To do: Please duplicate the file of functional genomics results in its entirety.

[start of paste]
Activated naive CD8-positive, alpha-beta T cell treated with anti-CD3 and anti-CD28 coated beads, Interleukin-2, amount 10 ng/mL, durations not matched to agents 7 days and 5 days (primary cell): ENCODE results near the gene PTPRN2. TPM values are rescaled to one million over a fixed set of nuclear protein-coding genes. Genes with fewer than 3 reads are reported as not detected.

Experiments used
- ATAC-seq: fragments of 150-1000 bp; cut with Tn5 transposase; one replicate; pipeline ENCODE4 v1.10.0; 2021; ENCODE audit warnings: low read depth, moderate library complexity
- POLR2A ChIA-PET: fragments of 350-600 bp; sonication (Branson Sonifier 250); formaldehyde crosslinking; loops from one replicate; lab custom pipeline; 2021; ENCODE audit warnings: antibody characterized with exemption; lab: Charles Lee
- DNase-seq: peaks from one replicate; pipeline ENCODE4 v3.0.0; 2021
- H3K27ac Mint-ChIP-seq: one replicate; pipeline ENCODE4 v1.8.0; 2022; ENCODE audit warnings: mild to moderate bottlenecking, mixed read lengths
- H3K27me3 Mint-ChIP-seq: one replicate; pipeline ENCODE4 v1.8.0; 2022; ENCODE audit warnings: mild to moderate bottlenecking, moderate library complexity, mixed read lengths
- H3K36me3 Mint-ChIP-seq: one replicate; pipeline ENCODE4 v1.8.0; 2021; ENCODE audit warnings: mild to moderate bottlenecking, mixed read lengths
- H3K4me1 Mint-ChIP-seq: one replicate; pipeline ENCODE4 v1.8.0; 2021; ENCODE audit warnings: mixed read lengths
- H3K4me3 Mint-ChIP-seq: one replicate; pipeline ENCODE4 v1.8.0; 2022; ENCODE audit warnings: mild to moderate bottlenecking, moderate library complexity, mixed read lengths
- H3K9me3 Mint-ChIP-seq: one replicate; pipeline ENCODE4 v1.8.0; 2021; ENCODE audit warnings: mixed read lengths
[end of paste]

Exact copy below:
Activated naive CD8-positive, alpha-beta T cell treated with anti-CD3 and anti-CD28 coated beads, Interleukin-2, amount 10 ng/mL, durations not matched to agents 7 days and 5 days (primary cell): ENCODE results near the gene PTPRN2. TPM values are rescaled to one million over a fixed set of nuclear protein-coding genes. Genes with fewer than 3 reads are reported as not detected.

Experiments used
- ATAC-seq: fragments of 150-1000 bp; cut with Tn5 transposase; one replicate; pipeline ENCODE4 v1.10.0; 2021; ENCODE audit warnings: low read depth, moderate library complexity
- POLR2A ChIA-PET: fragments of 350-600 bp; sonication (Branson Sonifier 250); formaldehyde crosslinking; loops from one replicate; lab custom pipeline; 2021; ENCODE audit warnings: antibody characterized with exemption; lab: Charles Lee
- DNase-seq: peaks from one replicate; pipeline ENCODE4 v3.0.0; 2021
- H3K27ac Mint-ChIP-seq: one replicate; pipeline ENCODE4 v1.8.0; 2022; ENCODE audit warnings: mild to moderate bottlenecking, mixed read lengths
- H3K27me3 Mint-ChIP-seq: one replicate; pipeline ENCODE4 v1.8.0; 2022; ENCODE audit warnings: mild to moderate bottlenecking, moderate library complexity, mixed read lengths
- H3K36me3 Mint-ChIP-seq: one replicate; pipeline ENCODE4 v1.8.0; 2021; ENCODE audit warnings: mild to moderate bottlenecking, mixed read lengths
- H3K4me1 Mint-ChIP-seq: one replicate; pipeline ENCODE4 v1.8.0; 2021; ENCODE audit warnings: mixed read lengths
- H3K4me3 Mint-ChIP-seq: one replicate; pipeline ENCODE4 v1.8.0; 2022; ENCODE audit warnings: mild to moderate bottlenecking, moderate library complexity, mixed read lengths
- H3K9me3 Mint-ChIP-seq: one replicate; pipeline ENCODE4 v1.8.0; 2021; ENCODE audit warnings: mixed read lengths